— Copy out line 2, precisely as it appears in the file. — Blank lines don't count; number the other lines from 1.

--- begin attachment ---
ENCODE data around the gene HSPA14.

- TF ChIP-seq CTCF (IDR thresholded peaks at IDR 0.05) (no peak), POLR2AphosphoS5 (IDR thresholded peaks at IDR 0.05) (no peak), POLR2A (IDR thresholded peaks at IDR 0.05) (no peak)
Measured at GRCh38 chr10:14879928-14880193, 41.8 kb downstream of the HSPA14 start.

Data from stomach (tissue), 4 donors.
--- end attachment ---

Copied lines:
- TF ChIP-seq CTCF (IDR thresholded peaks at IDR 0.05) (no peak), POLR2AphosphoS5 (IDR thresholded peaks at IDR 0.05) (no peak), POLR2A (IDR thresholded peaks at IDR 0.05) (no peak)